The first time I fell in love I was 19 years old and away at college. He was a musician who I met while waitressing at a wharf-side bar in Bridgeport, Connecticut. I had slept with one other man before but never stayed for a whole night. In the morning and the rest of the day the musician made me laugh, a surprisingly rare quality in a person.
When the bright autumn sky bruise purple I said I would make him dinner. This is what he had in his kitchen: Three onions, about eight bottles of Budweiser, a box of Aunt Jemima’s pancake mix, and an old container of won-ton soup. The year before I was attempting to get my wreck of a life going again at a community college and often, late at night, free of studies and jobs, my girlfriends and I met in a french bistro equal distance from all our schools. We ordered onion soup because it was cheap enough to allow us to chip in for two carafes of wine. We considered ourselves to be especially worldly and very chic staying so late in that dark basement cafe, drinking wine, sipping our little bowls of onion soup.
I wanted my lover to understand that he had just bedded a chic, absolutely worldly woman by making him French onion soup.
I took off into the twilight on my bike to find the nearest supermarket and spent most of my tip money on two cans of beef broth, butter, Swiss cheese and a loaf of Italian bread. I returned to find the musician blasting out some semblance of what he considered quintessential Peter Frampton chords. After kissing his cheek that I wasn’t so sure he felt, I set myself up in the decrepit kitchen with its one pot and single knife and a vague understanding of how to go about composing the soup. First, of course, slice the onions into thin rings then saute in the butter until they’re completely golden. Dust Aunt Jemima mix over them, stir almost into a paste. Blend in hot beef broth. Add salt and pepper to taste, let it brew awhile, taste again. It wasn’t anything like the French bistro but I made myself believe it was just as good, possibly better.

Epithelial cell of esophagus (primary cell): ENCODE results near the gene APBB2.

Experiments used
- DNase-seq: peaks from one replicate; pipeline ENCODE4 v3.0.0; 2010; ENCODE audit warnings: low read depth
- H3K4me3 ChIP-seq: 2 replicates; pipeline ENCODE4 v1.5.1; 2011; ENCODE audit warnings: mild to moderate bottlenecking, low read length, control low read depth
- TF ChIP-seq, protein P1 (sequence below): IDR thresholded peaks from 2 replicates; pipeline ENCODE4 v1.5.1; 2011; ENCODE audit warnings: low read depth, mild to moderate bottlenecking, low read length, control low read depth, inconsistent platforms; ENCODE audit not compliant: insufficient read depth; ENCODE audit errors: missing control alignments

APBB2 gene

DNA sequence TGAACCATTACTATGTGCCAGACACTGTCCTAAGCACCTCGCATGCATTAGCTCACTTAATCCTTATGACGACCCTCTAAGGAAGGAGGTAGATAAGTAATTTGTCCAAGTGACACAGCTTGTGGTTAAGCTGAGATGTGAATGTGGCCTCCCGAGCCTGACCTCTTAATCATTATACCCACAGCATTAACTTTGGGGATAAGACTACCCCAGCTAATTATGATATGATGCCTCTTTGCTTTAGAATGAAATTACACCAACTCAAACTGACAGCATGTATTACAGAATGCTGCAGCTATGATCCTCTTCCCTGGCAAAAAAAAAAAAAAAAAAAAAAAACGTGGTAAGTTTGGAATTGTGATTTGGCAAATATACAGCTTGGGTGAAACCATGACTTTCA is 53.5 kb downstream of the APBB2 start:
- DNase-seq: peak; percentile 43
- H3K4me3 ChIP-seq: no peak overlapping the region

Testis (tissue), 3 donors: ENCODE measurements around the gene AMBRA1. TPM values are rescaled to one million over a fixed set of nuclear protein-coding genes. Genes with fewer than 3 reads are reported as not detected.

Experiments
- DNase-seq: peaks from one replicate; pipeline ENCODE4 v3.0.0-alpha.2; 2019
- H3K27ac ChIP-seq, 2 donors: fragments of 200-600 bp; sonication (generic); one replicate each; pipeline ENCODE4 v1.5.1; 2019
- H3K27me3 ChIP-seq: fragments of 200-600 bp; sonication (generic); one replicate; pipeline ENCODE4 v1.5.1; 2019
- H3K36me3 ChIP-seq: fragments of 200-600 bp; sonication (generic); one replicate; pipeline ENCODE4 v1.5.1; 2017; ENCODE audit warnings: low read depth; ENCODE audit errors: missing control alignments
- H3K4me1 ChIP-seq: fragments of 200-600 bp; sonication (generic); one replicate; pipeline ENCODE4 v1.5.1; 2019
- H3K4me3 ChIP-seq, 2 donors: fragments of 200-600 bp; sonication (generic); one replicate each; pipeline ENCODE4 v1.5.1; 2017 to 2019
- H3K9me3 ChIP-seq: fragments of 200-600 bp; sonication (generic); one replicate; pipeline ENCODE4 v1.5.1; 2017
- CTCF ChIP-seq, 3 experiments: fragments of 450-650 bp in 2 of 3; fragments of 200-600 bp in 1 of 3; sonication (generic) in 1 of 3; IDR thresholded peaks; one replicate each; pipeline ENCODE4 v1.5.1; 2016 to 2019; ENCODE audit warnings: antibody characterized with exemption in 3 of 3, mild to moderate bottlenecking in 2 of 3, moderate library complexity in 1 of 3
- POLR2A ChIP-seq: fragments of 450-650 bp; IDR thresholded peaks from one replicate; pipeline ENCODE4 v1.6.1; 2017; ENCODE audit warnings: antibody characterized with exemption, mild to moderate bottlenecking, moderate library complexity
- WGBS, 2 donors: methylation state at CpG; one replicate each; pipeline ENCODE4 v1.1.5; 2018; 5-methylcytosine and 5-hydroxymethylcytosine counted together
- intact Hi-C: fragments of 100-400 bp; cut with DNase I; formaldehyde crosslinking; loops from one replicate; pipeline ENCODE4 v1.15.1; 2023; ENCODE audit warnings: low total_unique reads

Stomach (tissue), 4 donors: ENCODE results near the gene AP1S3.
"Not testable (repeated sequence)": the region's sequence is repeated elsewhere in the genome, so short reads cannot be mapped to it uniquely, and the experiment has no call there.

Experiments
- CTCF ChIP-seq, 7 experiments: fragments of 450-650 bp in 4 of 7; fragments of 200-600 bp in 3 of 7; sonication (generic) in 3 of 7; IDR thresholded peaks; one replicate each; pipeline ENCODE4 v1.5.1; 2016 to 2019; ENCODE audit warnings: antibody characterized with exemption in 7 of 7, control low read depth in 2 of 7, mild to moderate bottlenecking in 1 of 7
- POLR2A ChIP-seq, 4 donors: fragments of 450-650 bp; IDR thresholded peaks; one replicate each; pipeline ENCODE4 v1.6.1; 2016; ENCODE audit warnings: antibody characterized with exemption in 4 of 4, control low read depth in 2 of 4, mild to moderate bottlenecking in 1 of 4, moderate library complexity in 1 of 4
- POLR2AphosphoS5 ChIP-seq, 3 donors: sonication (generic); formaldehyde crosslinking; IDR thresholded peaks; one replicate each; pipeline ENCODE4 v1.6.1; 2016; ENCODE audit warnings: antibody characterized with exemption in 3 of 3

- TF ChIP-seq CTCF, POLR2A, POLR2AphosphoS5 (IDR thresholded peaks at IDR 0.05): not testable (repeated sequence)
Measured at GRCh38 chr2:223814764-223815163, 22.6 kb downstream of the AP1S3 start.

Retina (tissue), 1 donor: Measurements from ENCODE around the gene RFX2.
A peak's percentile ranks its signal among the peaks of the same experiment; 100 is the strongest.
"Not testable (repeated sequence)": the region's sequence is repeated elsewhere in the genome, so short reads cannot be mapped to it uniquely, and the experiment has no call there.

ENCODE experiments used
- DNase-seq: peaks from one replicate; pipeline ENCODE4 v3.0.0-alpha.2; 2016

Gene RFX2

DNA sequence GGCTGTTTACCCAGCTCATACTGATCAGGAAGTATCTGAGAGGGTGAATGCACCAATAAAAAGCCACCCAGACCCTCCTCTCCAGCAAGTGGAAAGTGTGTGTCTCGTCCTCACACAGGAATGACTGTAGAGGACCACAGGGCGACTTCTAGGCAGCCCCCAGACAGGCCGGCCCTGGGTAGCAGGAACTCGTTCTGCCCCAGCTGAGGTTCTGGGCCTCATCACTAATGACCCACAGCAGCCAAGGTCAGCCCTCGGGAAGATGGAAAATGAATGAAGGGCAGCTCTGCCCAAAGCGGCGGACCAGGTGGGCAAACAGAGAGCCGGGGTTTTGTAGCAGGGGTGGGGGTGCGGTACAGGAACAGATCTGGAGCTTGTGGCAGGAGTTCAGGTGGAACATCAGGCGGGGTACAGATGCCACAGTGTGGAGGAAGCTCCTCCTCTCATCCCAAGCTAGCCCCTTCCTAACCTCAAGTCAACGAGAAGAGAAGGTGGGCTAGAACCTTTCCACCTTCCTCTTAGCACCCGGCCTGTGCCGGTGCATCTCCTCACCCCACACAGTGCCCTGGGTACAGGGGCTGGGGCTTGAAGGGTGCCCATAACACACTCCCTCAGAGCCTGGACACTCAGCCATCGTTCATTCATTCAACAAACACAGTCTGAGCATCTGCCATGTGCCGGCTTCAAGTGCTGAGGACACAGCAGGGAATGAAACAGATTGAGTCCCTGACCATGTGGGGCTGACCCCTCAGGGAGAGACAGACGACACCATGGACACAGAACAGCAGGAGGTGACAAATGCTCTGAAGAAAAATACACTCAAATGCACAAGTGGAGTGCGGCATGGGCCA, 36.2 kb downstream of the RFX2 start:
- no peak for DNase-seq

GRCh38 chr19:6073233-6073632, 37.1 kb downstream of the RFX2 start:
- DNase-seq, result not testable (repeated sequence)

The musician yelled from the living room, “what’s that smell?”
“I made you onion soup,” I replied, maybe even sang out. I portioned it into cereal bowls, floated slices of buttered toast on top and layered over them two slices of cheese. Into the oven the bowls went and I kept the door open to make sure the cheese bubbled to the right shade of brown. Perfect, that’s what I thought as I carefully placed the hot bowl on a plate and took it in to where he sat on the couch. I returned for mine and folded down on the cushion beside him. He shook back his long dark red hair and leaned over his bowl.
“Hum,” he said, then put his spoon down and went back to pretending he was Peter Frampton. The next month–and another pot of onion soup later–we broke up in a grand opera of hysterics.
I was much older when I cooked again for a man. Two years older, to be precise, and living in Atlanta where for the first time I was not a waitress but a community organizer and a late night, all weekend long writer. I’d passed through a handful of men and women by then but this one thought he was the one for me. I wasn’t so convinced, especially since he left me once and now was back acting like everything was just fine. There he was, flying in from Ohio, walking through my front door, calling me “darlin,'” and bending me back in his arms while I pulled him into my bedroom.
In the afternoon, I took him to the public market, an airplane hanger-size building in the poorer section of the city that was jammed with farmers lording over stalls of vegetables and fruits, cases of meat–hogs hanging from ceiling hooks–tables of ice floats under which lay rows of clear-eyed river fish. We trawled through every inch of the market until we came upon a heap of trout, apparently a family favorite. We bought two.